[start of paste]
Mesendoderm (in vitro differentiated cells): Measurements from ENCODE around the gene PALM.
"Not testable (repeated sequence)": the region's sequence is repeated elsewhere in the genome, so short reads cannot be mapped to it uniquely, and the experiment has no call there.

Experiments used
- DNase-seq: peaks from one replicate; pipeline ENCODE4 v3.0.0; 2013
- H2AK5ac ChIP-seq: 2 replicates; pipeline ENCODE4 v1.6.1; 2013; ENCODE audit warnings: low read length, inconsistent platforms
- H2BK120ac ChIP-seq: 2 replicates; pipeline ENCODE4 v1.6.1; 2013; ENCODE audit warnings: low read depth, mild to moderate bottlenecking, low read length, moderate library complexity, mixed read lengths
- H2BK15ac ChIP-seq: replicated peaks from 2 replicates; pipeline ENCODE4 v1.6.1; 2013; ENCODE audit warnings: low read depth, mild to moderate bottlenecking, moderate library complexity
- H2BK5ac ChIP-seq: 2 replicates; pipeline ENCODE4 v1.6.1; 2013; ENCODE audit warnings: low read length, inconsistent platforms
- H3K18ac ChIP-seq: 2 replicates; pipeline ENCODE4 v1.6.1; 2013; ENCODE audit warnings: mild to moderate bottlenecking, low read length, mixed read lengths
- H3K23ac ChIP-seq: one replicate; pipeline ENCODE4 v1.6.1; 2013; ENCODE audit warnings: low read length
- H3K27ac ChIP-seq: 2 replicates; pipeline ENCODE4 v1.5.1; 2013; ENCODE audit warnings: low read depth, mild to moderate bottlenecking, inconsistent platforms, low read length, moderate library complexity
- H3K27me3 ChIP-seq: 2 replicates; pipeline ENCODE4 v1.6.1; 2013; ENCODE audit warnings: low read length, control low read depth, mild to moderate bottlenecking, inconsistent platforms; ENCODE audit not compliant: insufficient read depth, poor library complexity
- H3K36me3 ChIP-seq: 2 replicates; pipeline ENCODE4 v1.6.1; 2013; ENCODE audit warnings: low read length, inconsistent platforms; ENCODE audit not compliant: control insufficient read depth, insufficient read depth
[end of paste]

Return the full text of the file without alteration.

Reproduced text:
Mesendoderm (in vitro differentiated cells): Measurements from ENCODE around the gene PALM.
"Not testable (repeated sequence)": the region's sequence is repeated elsewhere in the genome, so short reads cannot be mapped to it uniquely, and the experiment has no call there.

Experiments used
- DNase-seq: peaks from one replicate; pipeline ENCODE4 v3.0.0; 2013
- H2AK5ac ChIP-seq: 2 replicates; pipeline ENCODE4 v1.6.1; 2013; ENCODE audit warnings: low read length, inconsistent platforms
- H2BK120ac ChIP-seq: 2 replicates; pipeline ENCODE4 v1.6.1; 2013; ENCODE audit warnings: low read depth, mild to moderate bottlenecking, low read length, moderate library complexity, mixed read lengths
- H2BK15ac ChIP-seq: replicated peaks from 2 replicates; pipeline ENCODE4 v1.6.1; 2013; ENCODE audit warnings: low read depth, mild to moderate bottlenecking, moderate library complexity
- H2BK5ac ChIP-seq: 2 replicates; pipeline ENCODE4 v1.6.1; 2013; ENCODE audit warnings: low read length, inconsistent platforms
- H3K18ac ChIP-seq: 2 replicates; pipeline ENCODE4 v1.6.1; 2013; ENCODE audit warnings: mild to moderate bottlenecking, low read length, mixed read lengths
- H3K23ac ChIP-seq: one replicate; pipeline ENCODE4 v1.6.1; 2013; ENCODE audit warnings: low read length
- H3K27ac ChIP-seq: 2 replicates; pipeline ENCODE4 v1.5.1; 2013; ENCODE audit warnings: low read depth, mild to moderate bottlenecking, inconsistent platforms, low read length, moderate library complexity
- H3K27me3 ChIP-seq: 2 replicates; pipeline ENCODE4 v1.6.1; 2013; ENCODE audit warnings: low read length, control low read depth, mild to moderate bottlenecking, inconsistent platforms; ENCODE audit not compliant: insufficient read depth, poor library complexity
- H3K36me3 ChIP-seq: 2 replicates; pipeline ENCODE4 v1.6.1; 2013; ENCODE audit warnings: low read length, inconsistent platforms; ENCODE audit not compliant: control insufficient read depth, insufficient read depth